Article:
The most unique experience I have ever had as a genetic counselor was working with the Dor Yeshorim program in NYC. Rabbi Eckstein approached me in 1989 about adding CF to the panel of diseases screened for by his match program. I actually worked with a match maker from Brooklyn who explained to me that people with the CF gene put "a black mark in their family" (making family members less desirable as marriage candidates). I would meet potential matchees prior to their meeting a potential match because if the person was a CF carrier the match making could go no further. I would screen three or four potential matchees (per family) for our ultra Orthodox Jewish CF patients when they came to marriage age (18-22 for girls and mid 20's for boys). The most difficult case that I had was a young woman married to a CF patient who was sent for many infertility work-ups and was being blamed for not conceiving. Her husband and his family told her that he had asthma. His family did not want it to be known that he had CF because his siblings would be lesser valued in the match process. Obviously, men with CF are infertile yet they let this woman believe it was her fault and they had her endure the anguish and medical testing. I left NYC to move to Philadelphia so I don't know if the husband's family ever told the wife the truth about his illness. Obviously, I was sworn to secrecy by the confidentiality of my CF patient and his wishes but it was so hard to watch. Protecting the marriageability of the family members was of utmost importance.

Contributed by Kathleen D. Valverde, MS, CGC, Director, Genetic Counseling Program, Arcadia University, Glenside, PA

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Modify pedigree drawing standards and expectations as needed when working with immigrants.

This comment was directed to Nancy Warren after she gave a presentation on genetic counseling at the 2010 International Medical Interpreter’s (IMIA) meeting:  “I enjoyed your presentation at the IMIA.  My only feedback at this time relates to the "pedigree" chart you showed in your PowerPoint presentation.  I was trying to see that with the eyes of an immigrant couple who are, perhaps, the first generation of their families to live in the U.S.  It may be possible for them to provide information relating to their extended families. However, it is more likely that it will be very difficult for them to come up with much meaningful medical history to help in creating such a complete chart.  I'm sure you deal with this all the time, but since you didn't actually articulate what you do in such a case, it came across as being ... I almost hesitate to say ... part of "white privilege" to assume that such a complete chart is even possible and expected in all cases.  I'm only saying this because you seemed to really invite such feedback and earnestly want to reach out to more diverse communities.”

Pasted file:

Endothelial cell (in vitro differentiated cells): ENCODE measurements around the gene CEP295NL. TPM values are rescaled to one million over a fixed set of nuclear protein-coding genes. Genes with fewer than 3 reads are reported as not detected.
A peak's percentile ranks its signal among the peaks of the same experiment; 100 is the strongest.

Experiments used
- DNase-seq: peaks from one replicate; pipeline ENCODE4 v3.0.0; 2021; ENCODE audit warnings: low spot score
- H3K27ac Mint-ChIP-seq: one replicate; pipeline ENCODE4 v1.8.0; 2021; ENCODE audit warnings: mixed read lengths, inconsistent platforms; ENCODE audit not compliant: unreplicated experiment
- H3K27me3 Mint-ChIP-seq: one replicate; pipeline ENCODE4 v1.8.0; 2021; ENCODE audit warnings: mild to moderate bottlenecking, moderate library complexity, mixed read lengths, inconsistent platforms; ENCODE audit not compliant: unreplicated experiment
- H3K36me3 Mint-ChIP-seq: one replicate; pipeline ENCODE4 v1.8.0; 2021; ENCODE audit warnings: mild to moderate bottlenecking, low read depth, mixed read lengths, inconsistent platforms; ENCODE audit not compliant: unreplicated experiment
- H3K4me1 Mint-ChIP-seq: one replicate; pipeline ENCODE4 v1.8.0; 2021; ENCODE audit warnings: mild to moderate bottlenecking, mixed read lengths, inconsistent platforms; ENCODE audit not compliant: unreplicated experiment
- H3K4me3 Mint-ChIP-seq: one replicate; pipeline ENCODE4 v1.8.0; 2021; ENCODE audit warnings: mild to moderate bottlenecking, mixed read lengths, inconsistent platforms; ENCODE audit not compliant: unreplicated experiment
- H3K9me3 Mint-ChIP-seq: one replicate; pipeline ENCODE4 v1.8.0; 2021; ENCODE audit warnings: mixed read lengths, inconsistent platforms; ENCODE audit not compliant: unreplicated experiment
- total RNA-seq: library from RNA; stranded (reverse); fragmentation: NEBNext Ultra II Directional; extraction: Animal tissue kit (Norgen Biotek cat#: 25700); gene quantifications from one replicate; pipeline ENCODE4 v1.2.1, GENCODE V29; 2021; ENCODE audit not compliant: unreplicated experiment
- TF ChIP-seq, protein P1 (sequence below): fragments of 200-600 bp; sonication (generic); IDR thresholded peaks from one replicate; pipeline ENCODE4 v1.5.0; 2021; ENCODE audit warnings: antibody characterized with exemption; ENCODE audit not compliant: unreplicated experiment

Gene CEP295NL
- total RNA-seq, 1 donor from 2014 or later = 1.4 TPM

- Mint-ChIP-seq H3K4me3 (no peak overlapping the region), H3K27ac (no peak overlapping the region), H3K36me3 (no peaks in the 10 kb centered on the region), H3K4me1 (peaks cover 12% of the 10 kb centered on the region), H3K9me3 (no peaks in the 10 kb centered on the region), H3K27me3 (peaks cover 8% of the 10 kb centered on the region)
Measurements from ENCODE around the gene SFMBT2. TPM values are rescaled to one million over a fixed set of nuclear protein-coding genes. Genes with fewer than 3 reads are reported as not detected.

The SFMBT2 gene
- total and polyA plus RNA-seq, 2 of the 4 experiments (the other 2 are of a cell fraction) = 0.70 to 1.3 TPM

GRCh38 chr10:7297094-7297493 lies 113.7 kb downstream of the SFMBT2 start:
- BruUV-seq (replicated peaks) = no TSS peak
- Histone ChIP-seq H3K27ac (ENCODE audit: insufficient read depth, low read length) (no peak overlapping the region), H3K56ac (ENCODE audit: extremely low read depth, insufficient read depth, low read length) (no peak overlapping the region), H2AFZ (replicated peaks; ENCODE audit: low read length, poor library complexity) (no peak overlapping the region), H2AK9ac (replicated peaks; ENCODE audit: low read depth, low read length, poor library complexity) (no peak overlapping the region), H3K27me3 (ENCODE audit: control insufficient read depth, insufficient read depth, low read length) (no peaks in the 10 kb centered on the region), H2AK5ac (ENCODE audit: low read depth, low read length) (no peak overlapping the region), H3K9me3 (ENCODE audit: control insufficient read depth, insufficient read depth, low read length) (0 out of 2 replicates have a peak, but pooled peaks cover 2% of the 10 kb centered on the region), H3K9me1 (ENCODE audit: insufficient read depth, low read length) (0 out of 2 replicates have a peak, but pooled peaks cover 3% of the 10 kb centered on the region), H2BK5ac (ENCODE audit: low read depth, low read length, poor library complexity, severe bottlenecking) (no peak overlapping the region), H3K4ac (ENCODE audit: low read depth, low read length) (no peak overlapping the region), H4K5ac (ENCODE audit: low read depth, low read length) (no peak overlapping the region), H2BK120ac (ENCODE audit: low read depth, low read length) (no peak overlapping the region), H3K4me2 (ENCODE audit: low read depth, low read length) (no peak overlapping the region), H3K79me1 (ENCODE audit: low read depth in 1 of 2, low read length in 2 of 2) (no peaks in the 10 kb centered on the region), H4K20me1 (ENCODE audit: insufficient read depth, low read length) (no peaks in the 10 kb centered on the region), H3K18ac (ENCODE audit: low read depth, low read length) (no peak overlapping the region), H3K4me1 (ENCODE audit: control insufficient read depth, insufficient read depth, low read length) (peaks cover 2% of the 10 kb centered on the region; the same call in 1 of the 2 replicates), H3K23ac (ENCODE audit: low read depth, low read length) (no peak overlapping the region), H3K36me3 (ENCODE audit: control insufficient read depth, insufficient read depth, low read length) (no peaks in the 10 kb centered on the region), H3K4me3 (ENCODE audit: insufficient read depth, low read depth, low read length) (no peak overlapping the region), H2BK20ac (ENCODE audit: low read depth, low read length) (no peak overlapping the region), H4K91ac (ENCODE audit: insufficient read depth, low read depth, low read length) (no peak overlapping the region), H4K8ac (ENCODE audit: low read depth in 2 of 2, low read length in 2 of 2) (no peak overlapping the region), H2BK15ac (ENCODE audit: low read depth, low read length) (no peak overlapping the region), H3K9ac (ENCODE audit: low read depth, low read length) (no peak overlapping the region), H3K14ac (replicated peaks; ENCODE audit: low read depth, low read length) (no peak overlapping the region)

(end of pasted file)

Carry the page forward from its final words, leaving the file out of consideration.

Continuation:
Contributed by Linda Pollack-Johnson, Medical Interpreter 

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Dress for Counseling Success

When meeting with a person with a cultural background different from your own, consider your physical appearance and body language. Certain gestures, actions and words may be offensive or distracting for people from a different culture. Examples:

  1. Avoid unknowingly “flaunting” your body. When we explain medical diagnoses or procedures, we often point to the relevant body part (Example: The genetic counselor often points to her own abdomen when explaining amniocentesis needle placement). Pointing in this manner may make some clients, especially males, uncomfortable.

  2.  Always maintain a professional appearance. Avoid revealing clothing that may make patients uncomfortable, such as low-cut blouses. Display cultural neutrality by avoiding wearing jewelry indicating your religious background (chain with a Christian cross, or a Star of David necklace).

  3.  Be aware of your body language. Female genetic counselors should sit with their knees together. Bring a clipboard for writing on so that you don't have to raise your leg as a prop for the medical chart or intake forms.

  4.  Be cautious about touching patients. This suggestion especially relates to working with pediatric patients. Americans frequently use rubbing the head (or gently tousling the hair) as a sign of affection, but there are some cultures where touching a child’s head is disrespectful. In Vietnamese culture, the head is considered sacred (www.cdc.gov ).

  5.  Use professional language when asking about consanguinity. If members of a couple reply that they ARE related, you'd probably regret giggling inappropriately during the inquiry.

Contributed by Martha Walker, MS, CGC, Cincinnati Children’s Hospital, Cincinnati, OH

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Effective interpreting increases patient/professional rapport

It is important to expect the interpreter to translate "word for word" what is being said by patient and professional. The conversation with the patient needs be always phrased in a very specific way to meet the patient's needs and to answer questions appropriately. The interpreter should use the exact wording of the conversation between patient and professional. The encounter will be enhanced to help the patient feel heard with sensitivity, validation, and recognition of their needs.

Louise W. Gane, MS, M.I.N.D. Institute, UC Davis Health System, Sacramento, CA